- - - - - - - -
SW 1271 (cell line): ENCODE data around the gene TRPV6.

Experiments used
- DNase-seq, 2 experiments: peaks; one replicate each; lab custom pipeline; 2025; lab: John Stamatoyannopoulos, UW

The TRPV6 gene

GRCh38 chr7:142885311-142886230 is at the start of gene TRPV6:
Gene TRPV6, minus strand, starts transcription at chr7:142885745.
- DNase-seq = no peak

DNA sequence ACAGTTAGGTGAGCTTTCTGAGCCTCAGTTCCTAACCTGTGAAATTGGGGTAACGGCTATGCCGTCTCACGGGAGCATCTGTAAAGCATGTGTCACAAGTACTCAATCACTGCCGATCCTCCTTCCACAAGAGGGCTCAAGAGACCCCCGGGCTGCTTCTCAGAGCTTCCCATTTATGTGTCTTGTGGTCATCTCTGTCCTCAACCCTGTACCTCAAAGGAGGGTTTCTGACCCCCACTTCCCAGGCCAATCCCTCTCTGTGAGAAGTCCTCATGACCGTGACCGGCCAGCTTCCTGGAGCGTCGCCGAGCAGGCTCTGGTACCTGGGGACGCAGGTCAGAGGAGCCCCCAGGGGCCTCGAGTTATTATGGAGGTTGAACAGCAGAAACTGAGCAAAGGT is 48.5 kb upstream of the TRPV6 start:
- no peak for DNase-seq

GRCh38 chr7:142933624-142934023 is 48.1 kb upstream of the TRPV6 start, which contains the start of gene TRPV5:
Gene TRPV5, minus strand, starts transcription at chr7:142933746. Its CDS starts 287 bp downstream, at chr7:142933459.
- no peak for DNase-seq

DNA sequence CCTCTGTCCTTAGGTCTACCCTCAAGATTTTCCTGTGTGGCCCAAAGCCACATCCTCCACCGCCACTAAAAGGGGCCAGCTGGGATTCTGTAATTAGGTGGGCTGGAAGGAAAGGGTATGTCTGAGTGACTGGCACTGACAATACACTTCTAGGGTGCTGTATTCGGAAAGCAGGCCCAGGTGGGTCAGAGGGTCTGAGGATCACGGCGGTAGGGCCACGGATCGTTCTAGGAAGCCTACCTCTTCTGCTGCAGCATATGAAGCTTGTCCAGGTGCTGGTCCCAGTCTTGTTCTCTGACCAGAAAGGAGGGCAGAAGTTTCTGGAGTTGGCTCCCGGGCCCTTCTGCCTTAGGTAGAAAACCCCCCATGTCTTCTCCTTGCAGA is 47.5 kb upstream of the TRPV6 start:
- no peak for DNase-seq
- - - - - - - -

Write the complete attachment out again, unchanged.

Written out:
SW 1271 (cell line): ENCODE data around the gene TRPV6.

Experiments used
- DNase-seq, 2 experiments: peaks; one replicate each; lab custom pipeline; 2025; lab: John Stamatoyannopoulos, UW

The TRPV6 gene

GRCh38 chr7:142885311-142886230 is at the start of gene TRPV6:
Gene TRPV6, minus strand, starts transcription at chr7:142885745.
- DNase-seq = no peak

DNA sequence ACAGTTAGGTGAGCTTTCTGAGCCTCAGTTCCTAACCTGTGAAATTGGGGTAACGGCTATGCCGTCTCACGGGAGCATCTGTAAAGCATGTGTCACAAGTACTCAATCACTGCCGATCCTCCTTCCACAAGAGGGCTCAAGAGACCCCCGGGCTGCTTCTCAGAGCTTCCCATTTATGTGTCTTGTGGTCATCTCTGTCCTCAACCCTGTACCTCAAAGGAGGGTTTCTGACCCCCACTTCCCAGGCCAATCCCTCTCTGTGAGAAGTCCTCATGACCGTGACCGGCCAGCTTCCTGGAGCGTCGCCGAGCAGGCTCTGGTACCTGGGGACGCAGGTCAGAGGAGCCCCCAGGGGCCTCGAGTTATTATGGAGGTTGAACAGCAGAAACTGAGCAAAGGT is 48.5 kb upstream of the TRPV6 start:
- no peak for DNase-seq

GRCh38 chr7:142933624-142934023 is 48.1 kb upstream of the TRPV6 start, which contains the start of gene TRPV5:
Gene TRPV5, minus strand, starts transcription at chr7:142933746. Its CDS starts 287 bp downstream, at chr7:142933459.
- no peak for DNase-seq

DNA sequence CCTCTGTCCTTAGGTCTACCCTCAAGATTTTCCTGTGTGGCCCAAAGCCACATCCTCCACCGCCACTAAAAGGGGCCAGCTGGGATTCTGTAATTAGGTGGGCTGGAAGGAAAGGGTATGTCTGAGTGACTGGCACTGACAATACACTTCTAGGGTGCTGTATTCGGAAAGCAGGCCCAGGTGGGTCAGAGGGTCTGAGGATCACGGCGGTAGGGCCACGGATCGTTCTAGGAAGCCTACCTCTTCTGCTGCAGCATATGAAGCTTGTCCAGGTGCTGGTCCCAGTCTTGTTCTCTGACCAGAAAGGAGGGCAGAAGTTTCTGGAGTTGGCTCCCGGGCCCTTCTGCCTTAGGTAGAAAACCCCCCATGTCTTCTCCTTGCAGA is 47.5 kb upstream of the TRPV6 start:
- no peak for DNase-seq